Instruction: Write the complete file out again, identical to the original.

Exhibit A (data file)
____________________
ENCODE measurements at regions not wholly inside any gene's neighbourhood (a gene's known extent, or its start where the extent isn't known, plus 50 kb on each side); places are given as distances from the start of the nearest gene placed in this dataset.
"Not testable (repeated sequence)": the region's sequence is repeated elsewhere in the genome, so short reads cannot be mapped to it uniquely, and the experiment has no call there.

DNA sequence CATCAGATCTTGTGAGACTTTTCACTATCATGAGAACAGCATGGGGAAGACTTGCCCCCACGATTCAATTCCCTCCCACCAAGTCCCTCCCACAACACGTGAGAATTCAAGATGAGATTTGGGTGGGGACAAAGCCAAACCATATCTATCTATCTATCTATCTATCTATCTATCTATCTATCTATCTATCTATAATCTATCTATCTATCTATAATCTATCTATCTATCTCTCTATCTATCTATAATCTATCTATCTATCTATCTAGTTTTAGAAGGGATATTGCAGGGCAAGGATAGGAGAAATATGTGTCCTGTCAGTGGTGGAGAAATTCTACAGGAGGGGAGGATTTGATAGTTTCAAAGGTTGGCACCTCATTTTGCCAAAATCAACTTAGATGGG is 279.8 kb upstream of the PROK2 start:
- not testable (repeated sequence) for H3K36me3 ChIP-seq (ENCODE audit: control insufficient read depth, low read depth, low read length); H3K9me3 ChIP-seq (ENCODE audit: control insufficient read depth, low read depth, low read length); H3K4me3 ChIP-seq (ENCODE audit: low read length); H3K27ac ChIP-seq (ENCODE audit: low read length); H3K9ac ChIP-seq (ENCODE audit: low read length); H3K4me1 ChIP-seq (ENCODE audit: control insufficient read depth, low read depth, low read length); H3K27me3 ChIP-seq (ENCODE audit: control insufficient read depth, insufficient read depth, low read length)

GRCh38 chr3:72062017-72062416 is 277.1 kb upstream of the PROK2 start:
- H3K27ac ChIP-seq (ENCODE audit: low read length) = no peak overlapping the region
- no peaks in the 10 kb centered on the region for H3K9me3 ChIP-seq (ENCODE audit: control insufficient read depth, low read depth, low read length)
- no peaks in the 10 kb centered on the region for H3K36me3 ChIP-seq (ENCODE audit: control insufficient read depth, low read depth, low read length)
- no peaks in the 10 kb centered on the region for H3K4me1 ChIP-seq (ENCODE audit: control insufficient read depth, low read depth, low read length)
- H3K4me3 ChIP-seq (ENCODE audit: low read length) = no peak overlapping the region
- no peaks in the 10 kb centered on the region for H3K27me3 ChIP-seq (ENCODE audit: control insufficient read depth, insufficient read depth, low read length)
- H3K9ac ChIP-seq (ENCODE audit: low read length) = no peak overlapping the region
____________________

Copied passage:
ENCODE measurements at regions not wholly inside any gene's neighbourhood (a gene's known extent, or its start where the extent isn't known, plus 50 kb on each side); places are given as distances from the start of the nearest gene placed in this dataset.
"Not testable (repeated sequence)": the region's sequence is repeated elsewhere in the genome, so short reads cannot be mapped to it uniquely, and the experiment has no call there.

DNA sequence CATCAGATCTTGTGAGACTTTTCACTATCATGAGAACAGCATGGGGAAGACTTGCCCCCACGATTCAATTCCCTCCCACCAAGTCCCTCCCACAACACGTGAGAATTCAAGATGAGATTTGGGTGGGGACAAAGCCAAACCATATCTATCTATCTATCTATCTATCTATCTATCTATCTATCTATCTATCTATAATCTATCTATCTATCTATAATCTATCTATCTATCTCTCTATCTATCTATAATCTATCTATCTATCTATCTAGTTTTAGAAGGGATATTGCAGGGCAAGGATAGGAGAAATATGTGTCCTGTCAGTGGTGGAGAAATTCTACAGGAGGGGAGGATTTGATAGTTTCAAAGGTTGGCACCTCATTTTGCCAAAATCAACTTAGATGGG is 279.8 kb upstream of the PROK2 start:
- not testable (repeated sequence) for H3K36me3 ChIP-seq (ENCODE audit: control insufficient read depth, low read depth, low read length); H3K9me3 ChIP-seq (ENCODE audit: control insufficient read depth, low read depth, low read length); H3K4me3 ChIP-seq (ENCODE audit: low read length); H3K27ac ChIP-seq (ENCODE audit: low read length); H3K9ac ChIP-seq (ENCODE audit: low read length); H3K4me1 ChIP-seq (ENCODE audit: control insufficient read depth, low read depth, low read length); H3K27me3 ChIP-seq (ENCODE audit: control insufficient read depth, insufficient read depth, low read length)

GRCh38 chr3:72062017-72062416 is 277.1 kb upstream of the PROK2 start:
- H3K27ac ChIP-seq (ENCODE audit: low read length) = no peak overlapping the region
- no peaks in the 10 kb centered on the region for H3K9me3 ChIP-seq (ENCODE audit: control insufficient read depth, low read depth, low read length)
- no peaks in the 10 kb centered on the region for H3K36me3 ChIP-seq (ENCODE audit: control insufficient read depth, low read depth, low read length)
- no peaks in the 10 kb centered on the region for H3K4me1 ChIP-seq (ENCODE audit: control insufficient read depth, low read depth, low read length)
- H3K4me3 ChIP-seq (ENCODE audit: low read length) = no peak overlapping the region
- no peaks in the 10 kb centered on the region for H3K27me3 ChIP-seq (ENCODE audit: control insufficient read depth, insufficient read depth, low read length)
- H3K9ac ChIP-seq (ENCODE audit: low read length) = no peak overlapping the region